In December 2004, Skripal was arrested outside his house in Moscow′s Krylatskoye District shortly after returning from Britain. In August 2006, he was convicted under Article 275 of the Russian Criminal Code (high treason in the form of espionage) by the Moscow Regional Military Court in the trial conducted behind closed doors. Prosecution, which was represented personally by Chief Military Prosecutor Sergei Fridinsky, argued for a 15-year sentence – instead of the 20-year maximum under Article 275 – in recognition of mitigating circumstances such as his co-operation with investigators. Skripal was sentenced to thirteen years in high security detention facility; he was also stripped of his military rank and decorations. The affair was not revealed to the public until after he was sentenced in August 2006. Skripal's lawyers appealed the sentence, which was upheld by the Military Collegium of the Supreme Court on 30 November 2006.
Release and life in UK
On 9 July 2010, Skripal, along with three other Russian nationals imprisoned for espionage, was freed as part of a spy swap for the ten Russian agents arrested in the United States as part of the Illegals Program, after being pardoned by the then President of Russia, Dmitry Medvedev. The UK government insisted on Skripal being included in the swap.
Skripal moved to Salisbury, Wiltshire, where he purchased a house in 2011. According to British security officials, Skripal continued to provide information to the UK and other Western intelligence agencies after 2010 for a period. Skripal's wife died in 2012 of disseminated endometrial cancer. His daughter returned to Moscow in 2014 and worked in sales. His son died aged 43 in March 2017, in unknown circumstances, on a visit to Saint Petersburg; Sergei's older brother died within the two years before Skripal's poisoning. Both Skripal's wife and his son are buried in a cemetery local to Salisbury.
On 4 March 2018, Skripal and his 33-year-old daughter Yulia, who was visiting from Moscow, were found unconscious (in a catatonic state) on a public bench near a shopping centre in Salisbury by a passing doctor and nurse. Paramedics took them to Salisbury District Hospital where medical staff determined that the pair had been poisoned with a nerve agent. The police declared a major incident as multiple agencies were involved. Following the incident, health authorities checked 21 members of the emergency services and the public for symptoms; three police officers were hospitalised – two had minor injuries, while one, Detective Sergeant Nick Bailey, who had been sent to Sergei Skripal's house, was in a serious condition. As of 11 March 2018[update] Skripal and his daughter remain critically ill, and Bailey is seriously ill but stable.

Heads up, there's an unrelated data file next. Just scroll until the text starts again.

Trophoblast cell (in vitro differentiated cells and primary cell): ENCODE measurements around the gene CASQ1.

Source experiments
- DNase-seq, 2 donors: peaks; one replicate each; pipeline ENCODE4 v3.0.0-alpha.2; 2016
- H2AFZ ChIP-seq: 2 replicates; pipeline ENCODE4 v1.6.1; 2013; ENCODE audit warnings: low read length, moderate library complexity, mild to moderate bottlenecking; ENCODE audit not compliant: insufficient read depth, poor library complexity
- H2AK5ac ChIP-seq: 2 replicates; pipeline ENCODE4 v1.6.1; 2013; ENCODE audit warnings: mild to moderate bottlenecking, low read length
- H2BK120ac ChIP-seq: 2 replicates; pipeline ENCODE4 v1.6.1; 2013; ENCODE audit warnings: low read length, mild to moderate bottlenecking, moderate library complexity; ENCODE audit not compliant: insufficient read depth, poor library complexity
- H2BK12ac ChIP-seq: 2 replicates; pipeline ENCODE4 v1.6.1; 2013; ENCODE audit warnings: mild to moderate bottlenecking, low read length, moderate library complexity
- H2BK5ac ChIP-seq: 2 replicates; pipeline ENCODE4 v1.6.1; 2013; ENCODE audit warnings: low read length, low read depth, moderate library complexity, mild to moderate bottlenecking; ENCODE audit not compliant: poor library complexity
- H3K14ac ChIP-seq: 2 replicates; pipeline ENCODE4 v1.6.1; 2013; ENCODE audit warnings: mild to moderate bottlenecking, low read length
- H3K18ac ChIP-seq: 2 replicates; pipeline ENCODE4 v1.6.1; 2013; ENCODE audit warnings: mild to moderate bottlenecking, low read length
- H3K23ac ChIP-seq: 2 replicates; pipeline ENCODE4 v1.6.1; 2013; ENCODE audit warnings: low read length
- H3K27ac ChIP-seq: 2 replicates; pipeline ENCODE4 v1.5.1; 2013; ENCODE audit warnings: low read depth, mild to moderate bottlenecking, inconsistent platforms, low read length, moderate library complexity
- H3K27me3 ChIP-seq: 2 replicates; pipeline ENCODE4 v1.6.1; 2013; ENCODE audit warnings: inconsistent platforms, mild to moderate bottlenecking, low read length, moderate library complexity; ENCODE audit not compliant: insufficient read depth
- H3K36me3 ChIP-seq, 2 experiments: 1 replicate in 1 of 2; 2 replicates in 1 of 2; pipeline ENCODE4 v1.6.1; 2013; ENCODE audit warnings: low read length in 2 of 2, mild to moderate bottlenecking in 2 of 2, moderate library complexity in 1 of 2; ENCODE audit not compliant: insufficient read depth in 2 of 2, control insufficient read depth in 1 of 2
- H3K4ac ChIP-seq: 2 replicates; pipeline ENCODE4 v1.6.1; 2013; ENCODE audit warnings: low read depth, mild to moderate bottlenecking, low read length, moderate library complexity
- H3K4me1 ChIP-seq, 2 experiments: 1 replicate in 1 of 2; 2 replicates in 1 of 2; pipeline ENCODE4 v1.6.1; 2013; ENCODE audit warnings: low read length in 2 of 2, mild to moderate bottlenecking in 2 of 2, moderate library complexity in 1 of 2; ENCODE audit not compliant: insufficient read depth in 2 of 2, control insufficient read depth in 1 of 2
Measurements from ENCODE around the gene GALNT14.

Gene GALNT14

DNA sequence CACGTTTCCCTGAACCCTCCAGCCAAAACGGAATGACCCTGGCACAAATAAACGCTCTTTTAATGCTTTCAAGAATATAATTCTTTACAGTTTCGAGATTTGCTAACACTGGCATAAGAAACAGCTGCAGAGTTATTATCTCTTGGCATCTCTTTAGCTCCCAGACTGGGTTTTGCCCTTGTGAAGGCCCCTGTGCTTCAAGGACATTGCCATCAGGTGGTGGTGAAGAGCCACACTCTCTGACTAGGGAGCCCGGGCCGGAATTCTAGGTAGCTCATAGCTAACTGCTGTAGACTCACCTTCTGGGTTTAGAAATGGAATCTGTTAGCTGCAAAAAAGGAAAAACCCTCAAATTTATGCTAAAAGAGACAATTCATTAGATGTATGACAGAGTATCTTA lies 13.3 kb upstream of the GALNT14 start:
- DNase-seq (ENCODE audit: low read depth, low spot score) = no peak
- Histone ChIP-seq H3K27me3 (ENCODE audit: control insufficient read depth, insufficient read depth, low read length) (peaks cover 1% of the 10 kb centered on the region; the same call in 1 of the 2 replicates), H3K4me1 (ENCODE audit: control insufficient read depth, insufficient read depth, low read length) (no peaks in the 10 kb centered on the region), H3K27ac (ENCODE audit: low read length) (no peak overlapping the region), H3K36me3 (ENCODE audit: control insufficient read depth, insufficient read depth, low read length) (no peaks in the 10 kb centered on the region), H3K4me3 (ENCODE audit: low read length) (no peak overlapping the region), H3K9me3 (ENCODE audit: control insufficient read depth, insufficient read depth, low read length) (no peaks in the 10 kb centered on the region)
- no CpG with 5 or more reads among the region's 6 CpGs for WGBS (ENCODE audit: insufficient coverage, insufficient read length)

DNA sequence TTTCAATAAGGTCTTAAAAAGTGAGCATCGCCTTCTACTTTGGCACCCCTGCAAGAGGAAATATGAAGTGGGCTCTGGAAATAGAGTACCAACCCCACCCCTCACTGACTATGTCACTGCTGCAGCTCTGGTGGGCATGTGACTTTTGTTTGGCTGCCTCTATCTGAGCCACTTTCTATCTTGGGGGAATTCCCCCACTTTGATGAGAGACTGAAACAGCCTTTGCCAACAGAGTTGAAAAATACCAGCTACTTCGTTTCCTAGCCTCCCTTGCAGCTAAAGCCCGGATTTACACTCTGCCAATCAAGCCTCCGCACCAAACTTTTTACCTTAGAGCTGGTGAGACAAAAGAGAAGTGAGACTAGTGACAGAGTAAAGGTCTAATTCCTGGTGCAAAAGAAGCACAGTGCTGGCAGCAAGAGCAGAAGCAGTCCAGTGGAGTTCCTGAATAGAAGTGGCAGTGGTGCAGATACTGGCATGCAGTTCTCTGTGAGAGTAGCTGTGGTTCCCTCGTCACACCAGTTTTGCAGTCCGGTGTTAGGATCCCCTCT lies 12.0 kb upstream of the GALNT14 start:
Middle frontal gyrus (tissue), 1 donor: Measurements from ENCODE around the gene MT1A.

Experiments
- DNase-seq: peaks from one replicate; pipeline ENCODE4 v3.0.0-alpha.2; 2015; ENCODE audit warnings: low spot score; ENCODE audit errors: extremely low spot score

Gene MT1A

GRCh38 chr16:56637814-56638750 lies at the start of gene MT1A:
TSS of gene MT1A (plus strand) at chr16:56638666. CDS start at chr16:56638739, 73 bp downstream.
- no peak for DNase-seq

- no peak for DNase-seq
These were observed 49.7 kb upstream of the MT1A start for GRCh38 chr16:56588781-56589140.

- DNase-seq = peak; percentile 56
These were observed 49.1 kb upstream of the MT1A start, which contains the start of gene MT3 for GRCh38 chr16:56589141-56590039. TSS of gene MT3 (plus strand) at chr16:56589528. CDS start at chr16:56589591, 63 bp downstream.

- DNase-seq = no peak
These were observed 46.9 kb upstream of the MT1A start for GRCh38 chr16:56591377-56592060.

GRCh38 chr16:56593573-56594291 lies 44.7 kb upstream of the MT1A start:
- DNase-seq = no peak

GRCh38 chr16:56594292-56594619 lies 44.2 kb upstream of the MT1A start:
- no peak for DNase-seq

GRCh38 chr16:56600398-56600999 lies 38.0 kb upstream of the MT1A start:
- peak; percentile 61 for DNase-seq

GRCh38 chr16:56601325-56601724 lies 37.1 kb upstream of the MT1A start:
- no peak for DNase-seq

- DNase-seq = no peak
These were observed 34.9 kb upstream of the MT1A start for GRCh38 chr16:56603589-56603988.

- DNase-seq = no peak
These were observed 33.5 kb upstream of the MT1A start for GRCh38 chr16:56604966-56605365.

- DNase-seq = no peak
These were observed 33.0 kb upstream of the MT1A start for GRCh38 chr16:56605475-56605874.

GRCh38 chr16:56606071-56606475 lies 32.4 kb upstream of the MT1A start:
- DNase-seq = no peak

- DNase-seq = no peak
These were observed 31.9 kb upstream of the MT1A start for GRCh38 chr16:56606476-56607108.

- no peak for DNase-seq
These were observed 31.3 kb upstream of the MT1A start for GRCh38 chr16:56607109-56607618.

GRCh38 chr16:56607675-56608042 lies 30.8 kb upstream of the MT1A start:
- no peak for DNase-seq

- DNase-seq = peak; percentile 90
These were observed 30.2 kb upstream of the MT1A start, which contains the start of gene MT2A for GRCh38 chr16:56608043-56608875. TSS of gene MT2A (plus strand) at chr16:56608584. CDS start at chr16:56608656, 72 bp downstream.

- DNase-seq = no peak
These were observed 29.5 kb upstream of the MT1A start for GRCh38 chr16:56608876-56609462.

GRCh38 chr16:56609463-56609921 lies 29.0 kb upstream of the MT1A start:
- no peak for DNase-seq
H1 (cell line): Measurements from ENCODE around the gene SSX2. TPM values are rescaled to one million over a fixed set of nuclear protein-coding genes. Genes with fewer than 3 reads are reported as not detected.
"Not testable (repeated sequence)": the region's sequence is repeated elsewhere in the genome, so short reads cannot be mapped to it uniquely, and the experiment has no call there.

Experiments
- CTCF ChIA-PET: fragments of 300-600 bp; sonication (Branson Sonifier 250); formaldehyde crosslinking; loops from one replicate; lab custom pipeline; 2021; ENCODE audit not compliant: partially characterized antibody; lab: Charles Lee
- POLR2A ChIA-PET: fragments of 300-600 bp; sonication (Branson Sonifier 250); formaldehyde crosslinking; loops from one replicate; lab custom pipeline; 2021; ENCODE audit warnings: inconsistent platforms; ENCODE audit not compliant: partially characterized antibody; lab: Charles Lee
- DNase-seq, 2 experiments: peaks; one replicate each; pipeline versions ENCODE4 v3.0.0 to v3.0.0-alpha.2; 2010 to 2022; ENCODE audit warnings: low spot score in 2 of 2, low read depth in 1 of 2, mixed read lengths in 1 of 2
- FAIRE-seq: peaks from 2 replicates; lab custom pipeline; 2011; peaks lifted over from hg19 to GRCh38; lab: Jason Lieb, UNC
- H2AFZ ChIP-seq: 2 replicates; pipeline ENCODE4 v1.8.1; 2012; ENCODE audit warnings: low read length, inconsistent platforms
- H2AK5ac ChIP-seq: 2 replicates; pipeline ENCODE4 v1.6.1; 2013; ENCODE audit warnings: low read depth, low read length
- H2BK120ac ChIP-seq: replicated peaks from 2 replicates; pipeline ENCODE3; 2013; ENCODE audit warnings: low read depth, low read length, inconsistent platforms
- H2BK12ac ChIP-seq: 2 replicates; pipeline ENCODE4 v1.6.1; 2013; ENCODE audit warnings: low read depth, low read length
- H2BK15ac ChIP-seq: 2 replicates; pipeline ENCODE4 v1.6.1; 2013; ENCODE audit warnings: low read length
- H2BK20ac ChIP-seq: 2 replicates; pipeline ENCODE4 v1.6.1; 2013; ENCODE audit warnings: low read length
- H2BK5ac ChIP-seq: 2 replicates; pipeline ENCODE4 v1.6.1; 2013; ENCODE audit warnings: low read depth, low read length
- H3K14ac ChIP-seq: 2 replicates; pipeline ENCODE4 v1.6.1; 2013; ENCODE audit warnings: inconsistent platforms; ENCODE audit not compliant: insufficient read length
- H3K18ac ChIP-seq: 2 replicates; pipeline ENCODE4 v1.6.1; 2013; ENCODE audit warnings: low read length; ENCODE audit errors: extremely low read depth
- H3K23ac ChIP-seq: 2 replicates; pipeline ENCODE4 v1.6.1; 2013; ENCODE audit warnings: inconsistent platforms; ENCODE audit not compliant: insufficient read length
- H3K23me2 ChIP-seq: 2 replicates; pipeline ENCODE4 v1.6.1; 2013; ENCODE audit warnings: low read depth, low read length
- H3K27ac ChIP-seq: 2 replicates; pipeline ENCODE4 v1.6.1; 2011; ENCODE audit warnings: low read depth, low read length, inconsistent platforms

On 6 March, it was agreed under the National Counter Terrorism Policing Network that the Counter Terrorism Command based within the Metropolitan Police would take over the investigation from Wiltshire Police. Assistant Commissioner Mark Rowley, head of Counter Terrorism Policing, appealed for witnesses to the incident following a COBR meeting chaired by Home Secretary Amber Rudd.
On 12 March 2018, Prime Minister Theresa May identified the nerve agent used in the attack as a Russian-made Novichok agent and demanded explanation from the Russian government. Two days later, May said that Russia was responsible for the incident and announced expulsion of 23 Russian diplomats in retaliation.
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there was some erroneous reporting that there were 21 other people being treated, that is not true, there has only been these three casualties and they are all still in hospital